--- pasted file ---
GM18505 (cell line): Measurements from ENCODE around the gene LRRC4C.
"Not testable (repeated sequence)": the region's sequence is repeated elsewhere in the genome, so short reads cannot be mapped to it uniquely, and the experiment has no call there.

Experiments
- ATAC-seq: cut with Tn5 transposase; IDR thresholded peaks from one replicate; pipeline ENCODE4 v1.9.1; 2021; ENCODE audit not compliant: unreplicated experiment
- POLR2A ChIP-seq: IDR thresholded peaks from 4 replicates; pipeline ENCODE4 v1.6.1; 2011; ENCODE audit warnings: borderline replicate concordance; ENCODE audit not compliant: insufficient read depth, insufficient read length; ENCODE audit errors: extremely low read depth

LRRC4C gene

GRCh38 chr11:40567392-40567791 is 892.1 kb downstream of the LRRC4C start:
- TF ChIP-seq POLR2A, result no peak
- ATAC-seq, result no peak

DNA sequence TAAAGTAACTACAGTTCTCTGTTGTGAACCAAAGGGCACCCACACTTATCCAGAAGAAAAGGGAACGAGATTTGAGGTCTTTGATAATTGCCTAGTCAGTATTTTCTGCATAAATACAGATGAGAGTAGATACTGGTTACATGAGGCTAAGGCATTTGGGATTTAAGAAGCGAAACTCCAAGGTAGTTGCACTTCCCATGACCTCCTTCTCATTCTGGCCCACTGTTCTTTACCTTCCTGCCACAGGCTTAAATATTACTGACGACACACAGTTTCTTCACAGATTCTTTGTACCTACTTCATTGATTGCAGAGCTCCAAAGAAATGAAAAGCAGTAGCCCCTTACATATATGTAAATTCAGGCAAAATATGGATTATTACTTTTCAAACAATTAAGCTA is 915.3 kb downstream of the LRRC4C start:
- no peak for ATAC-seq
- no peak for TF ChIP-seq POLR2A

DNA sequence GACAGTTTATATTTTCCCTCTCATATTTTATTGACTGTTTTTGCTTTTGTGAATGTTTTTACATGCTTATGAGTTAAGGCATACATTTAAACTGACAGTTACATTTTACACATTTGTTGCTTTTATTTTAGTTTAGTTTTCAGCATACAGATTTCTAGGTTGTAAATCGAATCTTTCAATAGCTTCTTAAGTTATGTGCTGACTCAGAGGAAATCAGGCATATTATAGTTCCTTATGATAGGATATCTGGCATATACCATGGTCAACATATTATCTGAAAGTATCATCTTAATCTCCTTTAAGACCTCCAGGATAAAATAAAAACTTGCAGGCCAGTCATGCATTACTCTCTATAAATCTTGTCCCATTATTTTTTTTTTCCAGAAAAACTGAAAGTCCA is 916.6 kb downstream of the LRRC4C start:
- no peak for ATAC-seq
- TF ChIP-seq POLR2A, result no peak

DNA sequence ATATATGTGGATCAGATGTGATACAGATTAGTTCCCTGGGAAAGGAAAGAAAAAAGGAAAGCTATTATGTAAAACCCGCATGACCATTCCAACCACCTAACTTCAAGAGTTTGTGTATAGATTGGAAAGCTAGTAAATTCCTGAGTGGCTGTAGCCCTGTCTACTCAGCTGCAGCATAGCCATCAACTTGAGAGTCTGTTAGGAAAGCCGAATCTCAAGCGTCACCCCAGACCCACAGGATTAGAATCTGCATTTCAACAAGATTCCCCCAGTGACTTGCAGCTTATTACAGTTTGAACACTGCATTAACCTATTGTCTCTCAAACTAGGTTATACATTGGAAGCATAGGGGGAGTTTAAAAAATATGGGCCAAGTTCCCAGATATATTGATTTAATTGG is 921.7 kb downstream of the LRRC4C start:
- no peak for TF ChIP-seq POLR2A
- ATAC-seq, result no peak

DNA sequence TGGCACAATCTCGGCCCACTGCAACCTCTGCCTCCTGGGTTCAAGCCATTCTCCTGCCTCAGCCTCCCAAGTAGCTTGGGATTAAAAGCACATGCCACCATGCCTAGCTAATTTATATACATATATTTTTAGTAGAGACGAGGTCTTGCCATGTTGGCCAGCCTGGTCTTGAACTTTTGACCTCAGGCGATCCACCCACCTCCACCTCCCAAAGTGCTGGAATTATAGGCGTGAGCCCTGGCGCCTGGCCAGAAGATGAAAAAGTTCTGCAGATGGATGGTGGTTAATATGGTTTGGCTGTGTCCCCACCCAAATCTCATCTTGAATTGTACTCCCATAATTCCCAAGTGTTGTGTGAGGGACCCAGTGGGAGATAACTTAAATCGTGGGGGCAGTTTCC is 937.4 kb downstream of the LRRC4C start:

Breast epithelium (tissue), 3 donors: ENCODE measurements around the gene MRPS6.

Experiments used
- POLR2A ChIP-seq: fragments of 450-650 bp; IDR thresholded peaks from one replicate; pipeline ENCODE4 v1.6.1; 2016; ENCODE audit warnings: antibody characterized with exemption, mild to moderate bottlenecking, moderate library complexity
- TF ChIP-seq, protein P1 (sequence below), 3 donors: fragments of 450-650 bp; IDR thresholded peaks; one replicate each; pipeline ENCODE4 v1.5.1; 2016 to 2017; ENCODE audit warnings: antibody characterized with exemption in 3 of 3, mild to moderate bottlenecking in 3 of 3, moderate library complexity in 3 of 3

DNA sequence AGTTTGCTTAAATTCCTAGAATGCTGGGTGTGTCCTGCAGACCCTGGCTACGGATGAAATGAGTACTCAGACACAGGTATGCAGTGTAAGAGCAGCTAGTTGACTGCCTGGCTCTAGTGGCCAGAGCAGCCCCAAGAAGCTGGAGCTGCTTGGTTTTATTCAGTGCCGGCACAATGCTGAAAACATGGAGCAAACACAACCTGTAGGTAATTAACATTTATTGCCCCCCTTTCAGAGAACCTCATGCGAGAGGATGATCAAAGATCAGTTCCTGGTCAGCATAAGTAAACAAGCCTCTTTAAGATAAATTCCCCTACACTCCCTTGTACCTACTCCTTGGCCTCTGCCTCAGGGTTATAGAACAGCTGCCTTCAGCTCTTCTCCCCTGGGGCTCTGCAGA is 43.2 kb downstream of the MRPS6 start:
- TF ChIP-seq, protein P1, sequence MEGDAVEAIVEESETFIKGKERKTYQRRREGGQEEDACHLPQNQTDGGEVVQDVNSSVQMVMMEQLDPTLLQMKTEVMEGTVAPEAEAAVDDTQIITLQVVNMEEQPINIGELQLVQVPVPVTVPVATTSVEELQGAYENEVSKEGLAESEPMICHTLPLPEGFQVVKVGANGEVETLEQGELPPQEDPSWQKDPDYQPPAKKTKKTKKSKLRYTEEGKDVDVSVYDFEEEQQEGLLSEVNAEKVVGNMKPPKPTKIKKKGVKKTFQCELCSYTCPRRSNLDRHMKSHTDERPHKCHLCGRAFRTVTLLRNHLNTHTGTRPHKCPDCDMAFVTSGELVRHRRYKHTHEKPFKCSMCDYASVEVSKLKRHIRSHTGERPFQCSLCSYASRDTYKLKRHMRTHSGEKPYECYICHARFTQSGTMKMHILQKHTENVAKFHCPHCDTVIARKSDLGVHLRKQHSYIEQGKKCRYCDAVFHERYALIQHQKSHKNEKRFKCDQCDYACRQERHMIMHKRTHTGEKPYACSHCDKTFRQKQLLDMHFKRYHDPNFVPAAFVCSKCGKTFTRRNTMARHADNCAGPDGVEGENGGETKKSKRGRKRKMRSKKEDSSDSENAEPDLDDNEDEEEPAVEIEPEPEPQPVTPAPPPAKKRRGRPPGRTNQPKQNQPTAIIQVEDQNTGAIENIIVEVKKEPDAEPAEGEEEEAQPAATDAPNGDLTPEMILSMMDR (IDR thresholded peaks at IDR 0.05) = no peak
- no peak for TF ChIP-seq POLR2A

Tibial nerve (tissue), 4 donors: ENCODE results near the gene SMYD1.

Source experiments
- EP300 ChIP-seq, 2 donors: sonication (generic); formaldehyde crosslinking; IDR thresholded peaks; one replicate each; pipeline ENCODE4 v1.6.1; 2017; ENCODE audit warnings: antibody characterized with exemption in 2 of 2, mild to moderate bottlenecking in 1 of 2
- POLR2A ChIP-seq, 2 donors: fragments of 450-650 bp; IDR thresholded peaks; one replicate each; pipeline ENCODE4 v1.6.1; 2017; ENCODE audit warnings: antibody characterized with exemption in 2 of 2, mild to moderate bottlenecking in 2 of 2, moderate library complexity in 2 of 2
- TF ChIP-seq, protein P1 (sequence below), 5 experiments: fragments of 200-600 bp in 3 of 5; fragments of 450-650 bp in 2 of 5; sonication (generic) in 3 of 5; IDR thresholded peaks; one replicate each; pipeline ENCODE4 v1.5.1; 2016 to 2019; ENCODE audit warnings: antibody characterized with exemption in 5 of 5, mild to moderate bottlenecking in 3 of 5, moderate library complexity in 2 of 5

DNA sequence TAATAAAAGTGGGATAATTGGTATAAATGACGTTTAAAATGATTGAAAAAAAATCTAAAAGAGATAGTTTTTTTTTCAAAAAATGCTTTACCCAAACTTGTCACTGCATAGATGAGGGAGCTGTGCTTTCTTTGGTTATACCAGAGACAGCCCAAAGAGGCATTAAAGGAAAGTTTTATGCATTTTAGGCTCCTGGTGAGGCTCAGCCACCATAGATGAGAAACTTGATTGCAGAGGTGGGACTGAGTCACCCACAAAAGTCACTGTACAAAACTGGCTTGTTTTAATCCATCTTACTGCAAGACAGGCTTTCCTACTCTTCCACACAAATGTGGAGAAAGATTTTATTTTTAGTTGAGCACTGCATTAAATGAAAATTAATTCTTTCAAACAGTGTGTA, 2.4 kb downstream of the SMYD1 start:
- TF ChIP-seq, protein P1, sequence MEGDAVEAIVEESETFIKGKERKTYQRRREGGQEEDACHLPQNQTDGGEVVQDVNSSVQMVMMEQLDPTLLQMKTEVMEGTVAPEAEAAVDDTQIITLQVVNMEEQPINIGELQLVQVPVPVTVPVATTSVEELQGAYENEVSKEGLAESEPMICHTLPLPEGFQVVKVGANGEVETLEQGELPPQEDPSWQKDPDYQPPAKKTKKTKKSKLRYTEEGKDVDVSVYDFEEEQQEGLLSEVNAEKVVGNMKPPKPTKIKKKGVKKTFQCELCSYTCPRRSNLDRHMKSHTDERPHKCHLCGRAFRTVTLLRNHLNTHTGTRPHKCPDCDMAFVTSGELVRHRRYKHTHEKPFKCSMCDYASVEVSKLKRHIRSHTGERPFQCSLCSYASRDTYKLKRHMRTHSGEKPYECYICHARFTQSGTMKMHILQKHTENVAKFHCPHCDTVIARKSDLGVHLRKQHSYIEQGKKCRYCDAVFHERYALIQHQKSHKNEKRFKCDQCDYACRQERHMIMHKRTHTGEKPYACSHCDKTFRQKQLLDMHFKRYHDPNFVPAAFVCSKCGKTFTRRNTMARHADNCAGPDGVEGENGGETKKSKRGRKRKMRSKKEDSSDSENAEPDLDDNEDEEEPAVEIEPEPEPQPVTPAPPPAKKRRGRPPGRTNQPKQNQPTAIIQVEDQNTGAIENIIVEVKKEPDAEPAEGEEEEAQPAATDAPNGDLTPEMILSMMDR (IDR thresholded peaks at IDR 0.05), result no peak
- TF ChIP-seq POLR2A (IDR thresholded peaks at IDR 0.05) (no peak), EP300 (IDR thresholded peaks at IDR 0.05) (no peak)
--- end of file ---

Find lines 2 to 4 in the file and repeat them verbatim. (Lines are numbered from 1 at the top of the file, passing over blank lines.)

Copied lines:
"Not testable (repeated sequence)": the region's sequence is repeated elsewhere in the genome, so short reads cannot be mapped to it uniquely, and the experiment has no call there.

Experiments
- ATAC-seq: cut with Tn5 transposase; IDR thresholded peaks from one replicate; pipeline ENCODE4 v1.9.1; 2021; ENCODE audit not compliant: unreplicated experiment